University of Construction

It’s no secret that UBC has a lot of construction going on. When one building opens its doors for the first time, it’s like another building has just been knocked down.

The Nest didn’t exist when I was in first year; most of the events that take place in this spacious building, such as Clubs Days, used to be located in the smaller, kind of creepier-looking SUB. I used to be able to traverse this small valley located between Irving and Koerner, but I believe they’re constructing a museum there now. Science Advising has moved due to renovations. The old Aquatic Centre is a pile of rubble, while the new Aquatic Centre looks sleek AF. Obviously the bus-loop has been re-located. Sometimes when I’m not thinking too much about where I’m going, I head to where the bus-loop used to be instead of veering off to the right where I should be going.

I have a pen pal in Alberta who came to Vancouver in my second year to visit some relatives, and so we seized the opportunity to meet up. She had graduated from UBC decades back, and when I told her that I would meet her at the SUB’s Starbucks, we had a bit of trouble finding each other because the SUB apparently hadn’t been around when she had been a student. “The campus is very different,” she said to me as we walked from the Bookstore (she thought I was referring to the Starbucks there) to the Nest.

Last Saturday I was working my regular shift at the hospital, and I met a man who used to tend to the UBC Botanical Garden. The Botanical Garden had to be moved during his career here, imagine that. He also knew of a time before the Kenny Building, when there was Douglas T. Kenny, in the flesh, who was serving as UBC’s seventh president.

And just today I was talking to a UBC alumnus who told me how Irving used to be spectacularly spooky before all the renovations happened. To me that was mind-blogging. It never once occurred to me (even though logically I know it should) that Irving once did not exist, and when Irving did come into being, it still could not have looked exactly as I see it now.

The environment at UBC is always changing, and these changes are in no way small. We have these incredibly modern buildings resting side by side with the fantastically old ones, and we navigate through the old and the new, the old and the new, the old and the new every day. You know what I’m talking about. Look to your left, and you see one of those concrete blocks where the windows are tiny and there’s ivy creeping up the side like a cobweb, and look to your right and there’s this architecturally creative structure whose walls seem to all be crafted out of colourful glass.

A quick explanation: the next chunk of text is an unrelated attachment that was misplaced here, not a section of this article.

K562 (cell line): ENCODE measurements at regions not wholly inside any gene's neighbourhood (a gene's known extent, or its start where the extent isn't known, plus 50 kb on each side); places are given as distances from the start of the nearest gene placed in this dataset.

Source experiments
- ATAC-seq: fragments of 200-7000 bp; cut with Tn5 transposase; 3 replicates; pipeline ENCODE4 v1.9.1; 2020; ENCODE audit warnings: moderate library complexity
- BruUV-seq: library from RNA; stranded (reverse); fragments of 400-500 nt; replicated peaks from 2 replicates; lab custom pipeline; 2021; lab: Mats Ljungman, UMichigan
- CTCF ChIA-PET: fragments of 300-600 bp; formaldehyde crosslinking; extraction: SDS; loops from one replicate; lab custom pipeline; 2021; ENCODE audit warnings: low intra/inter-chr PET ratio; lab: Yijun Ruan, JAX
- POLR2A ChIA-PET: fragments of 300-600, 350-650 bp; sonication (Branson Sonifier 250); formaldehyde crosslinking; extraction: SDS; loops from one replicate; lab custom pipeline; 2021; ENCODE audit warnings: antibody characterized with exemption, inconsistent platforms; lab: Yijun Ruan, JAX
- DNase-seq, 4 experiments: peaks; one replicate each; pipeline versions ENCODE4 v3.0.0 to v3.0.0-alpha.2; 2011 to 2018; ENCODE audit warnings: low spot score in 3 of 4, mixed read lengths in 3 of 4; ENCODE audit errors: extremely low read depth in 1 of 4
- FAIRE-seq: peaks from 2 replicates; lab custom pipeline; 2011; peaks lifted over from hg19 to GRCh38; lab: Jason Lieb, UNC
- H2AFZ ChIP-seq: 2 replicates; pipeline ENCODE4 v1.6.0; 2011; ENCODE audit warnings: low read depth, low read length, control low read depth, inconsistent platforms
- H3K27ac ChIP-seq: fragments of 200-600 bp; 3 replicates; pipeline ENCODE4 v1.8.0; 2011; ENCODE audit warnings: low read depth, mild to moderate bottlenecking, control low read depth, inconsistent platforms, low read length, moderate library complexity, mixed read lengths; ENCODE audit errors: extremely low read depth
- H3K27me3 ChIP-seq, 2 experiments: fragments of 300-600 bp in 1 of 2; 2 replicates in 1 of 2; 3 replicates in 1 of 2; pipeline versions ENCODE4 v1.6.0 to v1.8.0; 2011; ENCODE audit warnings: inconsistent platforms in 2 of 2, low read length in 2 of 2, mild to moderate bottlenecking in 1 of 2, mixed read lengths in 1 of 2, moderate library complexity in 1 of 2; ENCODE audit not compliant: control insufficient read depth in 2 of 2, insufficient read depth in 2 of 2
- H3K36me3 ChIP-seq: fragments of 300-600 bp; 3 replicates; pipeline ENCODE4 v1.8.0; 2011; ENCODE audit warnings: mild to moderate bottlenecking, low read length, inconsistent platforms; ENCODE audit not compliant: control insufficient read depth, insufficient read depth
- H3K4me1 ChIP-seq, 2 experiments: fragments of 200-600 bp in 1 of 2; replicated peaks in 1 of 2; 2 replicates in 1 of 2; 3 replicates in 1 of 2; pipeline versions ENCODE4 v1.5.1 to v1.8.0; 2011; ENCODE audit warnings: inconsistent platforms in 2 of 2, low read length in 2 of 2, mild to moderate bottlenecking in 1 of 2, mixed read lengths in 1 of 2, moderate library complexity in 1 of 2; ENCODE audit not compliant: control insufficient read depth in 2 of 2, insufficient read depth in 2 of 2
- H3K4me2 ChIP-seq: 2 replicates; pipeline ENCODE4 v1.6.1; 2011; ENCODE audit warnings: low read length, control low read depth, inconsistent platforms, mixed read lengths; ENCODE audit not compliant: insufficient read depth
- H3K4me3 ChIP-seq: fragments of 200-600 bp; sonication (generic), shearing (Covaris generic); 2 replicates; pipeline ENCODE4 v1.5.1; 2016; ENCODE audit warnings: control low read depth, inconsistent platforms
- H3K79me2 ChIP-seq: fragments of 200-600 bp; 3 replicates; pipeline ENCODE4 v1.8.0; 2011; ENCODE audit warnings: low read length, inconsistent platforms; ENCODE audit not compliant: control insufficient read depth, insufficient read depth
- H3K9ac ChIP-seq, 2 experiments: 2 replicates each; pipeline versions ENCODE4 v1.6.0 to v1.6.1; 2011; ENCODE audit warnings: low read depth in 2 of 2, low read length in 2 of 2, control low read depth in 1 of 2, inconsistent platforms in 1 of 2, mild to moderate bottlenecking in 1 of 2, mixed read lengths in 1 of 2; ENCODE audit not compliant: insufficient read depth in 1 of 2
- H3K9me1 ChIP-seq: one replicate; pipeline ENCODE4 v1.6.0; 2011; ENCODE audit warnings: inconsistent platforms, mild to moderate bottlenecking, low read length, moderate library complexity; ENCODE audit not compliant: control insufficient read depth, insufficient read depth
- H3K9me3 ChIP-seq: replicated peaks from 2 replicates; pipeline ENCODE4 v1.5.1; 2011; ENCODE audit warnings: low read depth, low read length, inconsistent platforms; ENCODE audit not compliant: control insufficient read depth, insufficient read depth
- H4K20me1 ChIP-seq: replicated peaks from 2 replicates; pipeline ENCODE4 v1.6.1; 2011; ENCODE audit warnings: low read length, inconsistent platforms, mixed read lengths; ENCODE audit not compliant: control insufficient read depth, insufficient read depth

Before we realize it, the old that we’ve become so familiar with transitions into the new. Soon what we’ve thought of as new becomes old to others. I mused to one of my friends during a mutual break we had before classes, “I wonder what it will be like when we return to UBC as alumni? Will we even recognize the place?” She shook her head without much contemplation, because the obvious answer is no. There will probably come a period when I will leave UBC and not look back at it for a long time, not observe in person all of the changes that are occurring, and maybe some years down the road I will suddenly remember again, and I will return back and be amazed at how just those few years apart has rendered a totally new landscape.

UBC re-invents itself all the time (in its appearance, at least). It’s easy to complain about how you have to go a different, longer route just to get to class, or how you miss such and such about the SUB, and heck, I do it all the time. I live for the nostalgia, people! But it’s interesting, too, to think that you’re witnessing the formation of this infrastructure that will affect so many other students and faculty in the future for a huge chunk of their lives. You’re in this moment in which some things are on the verge of becoming and no longer existing, this delicate liminal space, and you will never get it back. Neat, huh?